Review: The Undertaker (2018)
Yael Bartana is an Israeli video-artist, filmmaker and photographer whose work, often on the political, historical, feminist and Jewish topics, was shown at Venice Biennale, in MOMA (New York), Tate Modern (London) and Centre Georges Pompidou (Paris). Her newest project, The Undertaker, premiered in Philadelphia in 2018, where it was also filmed, and is currently being shown as a part of Sheffield Doc/Fest program Rebellions.
The Undertaker is a filmed choreographed performance on the streets of Philadelphia, in Fairmount Park (the largest in the city) and in the historical Laurel Hill Cemetery and it serves as a strong anti-war statement. A group of young people dressed in white, beige and light-grey clothes, lead by the Undertaker figure (played by the actress Olwen Fouéré), ritualistically parts with and buries the collection of weapons (mainly riffles) from different historical periods, while the group of the Revolutionary War soldiers watches and salutes them.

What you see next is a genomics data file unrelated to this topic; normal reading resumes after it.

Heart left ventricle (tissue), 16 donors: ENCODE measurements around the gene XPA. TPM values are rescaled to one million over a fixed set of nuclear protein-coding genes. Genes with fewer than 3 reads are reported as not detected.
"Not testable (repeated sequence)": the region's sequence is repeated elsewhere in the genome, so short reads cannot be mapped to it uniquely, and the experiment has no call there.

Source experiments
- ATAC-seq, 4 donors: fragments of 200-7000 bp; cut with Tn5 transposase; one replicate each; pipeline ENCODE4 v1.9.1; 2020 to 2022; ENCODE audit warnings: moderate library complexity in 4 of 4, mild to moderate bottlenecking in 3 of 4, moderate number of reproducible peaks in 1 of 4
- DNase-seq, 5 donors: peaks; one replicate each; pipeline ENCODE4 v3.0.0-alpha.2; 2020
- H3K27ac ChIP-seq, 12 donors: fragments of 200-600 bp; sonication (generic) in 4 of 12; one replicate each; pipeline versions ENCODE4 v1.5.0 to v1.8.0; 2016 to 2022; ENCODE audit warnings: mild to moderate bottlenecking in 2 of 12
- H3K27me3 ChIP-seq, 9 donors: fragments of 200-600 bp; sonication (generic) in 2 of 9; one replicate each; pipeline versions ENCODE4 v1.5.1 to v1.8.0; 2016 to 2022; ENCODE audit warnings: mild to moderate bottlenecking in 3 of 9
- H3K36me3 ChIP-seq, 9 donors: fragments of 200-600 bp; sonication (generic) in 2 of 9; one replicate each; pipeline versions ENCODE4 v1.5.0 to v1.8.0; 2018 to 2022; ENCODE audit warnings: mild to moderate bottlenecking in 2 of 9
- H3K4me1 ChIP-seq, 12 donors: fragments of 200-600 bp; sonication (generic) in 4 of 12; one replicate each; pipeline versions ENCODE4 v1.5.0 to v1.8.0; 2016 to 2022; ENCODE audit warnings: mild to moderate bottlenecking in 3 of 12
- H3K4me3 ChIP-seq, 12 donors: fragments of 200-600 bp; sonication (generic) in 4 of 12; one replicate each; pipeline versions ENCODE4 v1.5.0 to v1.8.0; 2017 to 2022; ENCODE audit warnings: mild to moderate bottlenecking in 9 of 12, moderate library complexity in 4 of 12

With no dialogue, The Undertaker has to reach for other means of expression like the choreography handled by Ruti Sela and Mor Bashan, riveting camerawork by Itai Neeman, shifting from the abundant drone tracking shots in the beginning to the more intimate close-ups later on, and the sound design and the rudimentary drumming music by Daniel Meir to dictated the emotion. The standout here is, however, the dynamic editing Bartana handles herself, creating a non-linear narrative of sorts and maximizing the emotional effect. In under 15 minutes of runtime, The Undertaker is a proper visual feast and emotional experience with a simple, humane message behind it.
Runtime: 14′ 50”
Country: USA, The Netherlands, Israel
Language: No dialogue
Directed by: Yael Bartana
With: Olwen Fouéré
Choreography by: Ruti Sela, Mor Bashan
Cinematography by: Itai Neeman
Editing by: Yael Bartana
Sound design by: Daniel Meir
Art director: Shmuel Ben Shalom
Costume design by: Yael Shenberger
Colourist: Mario Hartz
Assistant director: Livant Sela
Produced by: Nama Pyritz
Production companies: My-i Productions, Philadelphia Museum of Art, Sammer Contemporary Art, Petzel
Supported by: Mondrian Fund, Annet Gelink Gallery